Posts

Showing posts from May, 2012

Negative Calorie Food: Science Myths and Legends

Image
A popular diet belief is that there are some amazing diet wonderfoods that contain negative calories, like celery. So if you eat lots of them, you will burn extra calories; without even lifting a finger.
The theory goes, negative calorie foods contain fewer calories than they take to digest. Celery is a reported 'negative calorie food'. If one lump (this is a hypothetical example) contains 6 calories, but it takes 10 calories to digest then the body uses 4 calories and does not gain any.
I had some faith in the principal of this idea, it seemed to make sense in my head. Maybe I had just turned my skeptical inquisitive brain off, or maybe, a part of me just wanted to accept that it might be a possibility.. A quick google search revealed a host of information, news articles and blog posts on this subject. Dr Stu posted a blog post summarising some of the literature about negative calorie foods very recently.

Sadly, but predictably, I discovered, there are no scientific studie…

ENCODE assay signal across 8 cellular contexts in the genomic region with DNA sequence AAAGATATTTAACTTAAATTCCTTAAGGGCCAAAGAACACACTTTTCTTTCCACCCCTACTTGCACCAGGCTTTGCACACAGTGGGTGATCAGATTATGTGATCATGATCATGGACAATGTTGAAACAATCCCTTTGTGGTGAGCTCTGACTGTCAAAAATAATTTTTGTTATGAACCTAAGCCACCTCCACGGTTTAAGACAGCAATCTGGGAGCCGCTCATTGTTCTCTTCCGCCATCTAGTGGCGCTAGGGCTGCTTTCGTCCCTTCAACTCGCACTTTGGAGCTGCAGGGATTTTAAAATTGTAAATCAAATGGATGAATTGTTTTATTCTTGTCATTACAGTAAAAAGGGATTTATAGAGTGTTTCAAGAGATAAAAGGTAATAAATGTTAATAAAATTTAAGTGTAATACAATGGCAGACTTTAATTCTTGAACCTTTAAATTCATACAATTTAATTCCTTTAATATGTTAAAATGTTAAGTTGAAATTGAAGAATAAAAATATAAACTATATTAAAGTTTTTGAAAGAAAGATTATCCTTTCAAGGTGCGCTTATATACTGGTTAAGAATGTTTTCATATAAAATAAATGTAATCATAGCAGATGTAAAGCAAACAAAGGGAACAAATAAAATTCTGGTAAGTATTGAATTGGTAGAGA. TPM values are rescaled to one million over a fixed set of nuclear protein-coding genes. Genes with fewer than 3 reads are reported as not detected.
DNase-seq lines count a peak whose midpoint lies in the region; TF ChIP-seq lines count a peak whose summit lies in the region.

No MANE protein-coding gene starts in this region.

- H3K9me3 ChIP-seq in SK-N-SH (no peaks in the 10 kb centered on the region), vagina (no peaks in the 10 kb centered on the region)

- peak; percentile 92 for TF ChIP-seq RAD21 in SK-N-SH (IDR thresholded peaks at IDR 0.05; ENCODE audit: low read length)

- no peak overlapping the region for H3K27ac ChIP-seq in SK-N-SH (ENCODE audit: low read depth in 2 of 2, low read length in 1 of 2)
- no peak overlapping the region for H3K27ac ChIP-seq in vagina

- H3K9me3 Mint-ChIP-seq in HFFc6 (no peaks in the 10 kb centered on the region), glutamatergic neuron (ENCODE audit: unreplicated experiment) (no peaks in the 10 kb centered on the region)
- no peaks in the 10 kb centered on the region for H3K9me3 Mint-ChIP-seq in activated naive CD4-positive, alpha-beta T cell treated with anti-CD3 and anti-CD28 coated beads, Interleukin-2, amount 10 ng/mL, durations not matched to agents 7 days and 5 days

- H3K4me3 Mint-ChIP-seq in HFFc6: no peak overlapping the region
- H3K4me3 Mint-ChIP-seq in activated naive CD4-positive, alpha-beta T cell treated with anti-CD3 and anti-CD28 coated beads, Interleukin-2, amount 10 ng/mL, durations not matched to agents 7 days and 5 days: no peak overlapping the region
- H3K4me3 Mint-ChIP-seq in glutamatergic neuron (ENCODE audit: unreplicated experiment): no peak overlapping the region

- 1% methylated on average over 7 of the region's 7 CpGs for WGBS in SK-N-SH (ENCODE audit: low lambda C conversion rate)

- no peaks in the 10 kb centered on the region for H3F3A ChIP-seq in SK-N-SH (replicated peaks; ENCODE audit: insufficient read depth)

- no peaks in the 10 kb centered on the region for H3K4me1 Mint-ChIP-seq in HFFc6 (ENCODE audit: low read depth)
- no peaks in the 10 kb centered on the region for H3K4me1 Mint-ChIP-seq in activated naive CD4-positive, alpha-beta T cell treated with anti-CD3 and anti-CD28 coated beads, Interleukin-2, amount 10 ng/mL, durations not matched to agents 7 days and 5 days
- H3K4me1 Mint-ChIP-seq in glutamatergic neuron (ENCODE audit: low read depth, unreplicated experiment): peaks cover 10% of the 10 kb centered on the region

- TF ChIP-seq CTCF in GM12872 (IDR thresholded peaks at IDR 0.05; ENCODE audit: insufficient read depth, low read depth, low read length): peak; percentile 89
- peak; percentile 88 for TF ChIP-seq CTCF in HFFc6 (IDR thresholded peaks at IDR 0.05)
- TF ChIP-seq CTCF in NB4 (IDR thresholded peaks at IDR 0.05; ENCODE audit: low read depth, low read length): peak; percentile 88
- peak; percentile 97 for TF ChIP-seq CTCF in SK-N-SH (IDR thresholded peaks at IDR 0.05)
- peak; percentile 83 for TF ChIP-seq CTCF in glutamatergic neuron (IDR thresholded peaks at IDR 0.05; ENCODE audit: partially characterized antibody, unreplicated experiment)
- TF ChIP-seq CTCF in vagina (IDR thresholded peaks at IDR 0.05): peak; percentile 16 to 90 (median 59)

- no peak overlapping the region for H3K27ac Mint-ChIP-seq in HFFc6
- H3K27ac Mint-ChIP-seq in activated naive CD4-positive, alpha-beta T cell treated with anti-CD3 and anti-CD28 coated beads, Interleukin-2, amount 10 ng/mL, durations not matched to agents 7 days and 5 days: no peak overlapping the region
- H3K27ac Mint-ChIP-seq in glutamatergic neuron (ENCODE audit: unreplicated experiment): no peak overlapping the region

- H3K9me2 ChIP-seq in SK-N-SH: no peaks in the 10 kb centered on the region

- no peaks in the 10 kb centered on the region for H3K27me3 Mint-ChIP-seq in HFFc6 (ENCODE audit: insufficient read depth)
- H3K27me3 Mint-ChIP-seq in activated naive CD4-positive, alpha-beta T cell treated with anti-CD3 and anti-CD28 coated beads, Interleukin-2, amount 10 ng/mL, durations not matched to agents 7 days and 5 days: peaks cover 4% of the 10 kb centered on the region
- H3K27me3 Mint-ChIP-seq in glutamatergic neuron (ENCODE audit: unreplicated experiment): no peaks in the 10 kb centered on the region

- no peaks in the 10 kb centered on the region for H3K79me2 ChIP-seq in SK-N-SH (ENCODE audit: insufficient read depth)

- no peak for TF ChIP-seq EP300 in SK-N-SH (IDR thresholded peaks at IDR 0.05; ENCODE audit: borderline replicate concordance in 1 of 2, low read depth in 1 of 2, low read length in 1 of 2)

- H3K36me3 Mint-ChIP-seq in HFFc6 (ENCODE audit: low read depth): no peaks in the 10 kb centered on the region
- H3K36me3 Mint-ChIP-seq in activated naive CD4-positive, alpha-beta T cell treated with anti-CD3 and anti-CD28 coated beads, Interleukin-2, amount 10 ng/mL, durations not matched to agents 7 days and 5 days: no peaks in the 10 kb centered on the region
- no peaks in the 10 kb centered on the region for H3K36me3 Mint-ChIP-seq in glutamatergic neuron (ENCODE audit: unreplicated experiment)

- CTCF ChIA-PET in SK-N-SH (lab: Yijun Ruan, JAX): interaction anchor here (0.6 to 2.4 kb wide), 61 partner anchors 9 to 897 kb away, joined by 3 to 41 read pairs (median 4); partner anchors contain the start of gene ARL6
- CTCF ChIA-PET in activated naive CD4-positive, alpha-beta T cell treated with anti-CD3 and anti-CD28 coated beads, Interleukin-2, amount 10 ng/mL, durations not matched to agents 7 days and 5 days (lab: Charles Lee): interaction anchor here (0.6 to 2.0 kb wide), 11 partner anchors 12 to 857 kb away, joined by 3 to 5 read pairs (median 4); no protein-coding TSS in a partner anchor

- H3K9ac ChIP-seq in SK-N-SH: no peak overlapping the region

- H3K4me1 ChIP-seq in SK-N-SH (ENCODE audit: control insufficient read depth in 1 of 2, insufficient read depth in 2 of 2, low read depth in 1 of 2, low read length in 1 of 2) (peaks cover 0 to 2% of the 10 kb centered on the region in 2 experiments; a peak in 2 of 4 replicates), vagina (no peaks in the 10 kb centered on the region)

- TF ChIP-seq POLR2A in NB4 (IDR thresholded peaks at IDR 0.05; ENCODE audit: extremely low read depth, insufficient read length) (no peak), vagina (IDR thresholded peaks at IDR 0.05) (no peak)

Happy Scientists

Image
It's Friday and although I will be working over the weekend, I am feeling pretty cheerful. Lab life can get you down sometimes, a never ending stream of failed experiments, things to do, late nights, early mornings and a lack of appreciation. Personality clashes, politics and unwanted work are themes from any work life.

But, sometimes, labs can be the most fun place to be, a source of comedy, fun and practical jokes. 

Here are some things that have made me SMILE and kept me HAPPY over the past 2.5 years. The people you work with can keep you going.  Please share your sad times and good times (practical joke tales encouraged) and keep laughing.


 
 
 
 



 
   


Making Lab Life Easier With Technology

Image
Working in a laboratory can be stressful, and cause tension (see my post about lab post-it notes and the radio). Can new technologies help make life easier, by saving time and enabling easy sharing of work? Or is sticking with old-fashioned paper methods better? (I have already posted about how I like the idea of e-lab books)

I get really annoyed that labs are at the forefront of new discoveries, new science and THE FUTURE, but often work in an old-fashioned way with paper notes and old equipment (my computer is currently on its last legs, I am pretty sure it isn't going to survive 'the thesis').

In the lab I work in, we are pretty old-school. Order numbers and prices are found on a computer, written down on paper and then put back in a computer. Excel files and written lists are used to keep track of what comes in and where it is kept in the lab, but these are not available to update on a computer. But saying all this, in general, it seems to work well.. so why change it…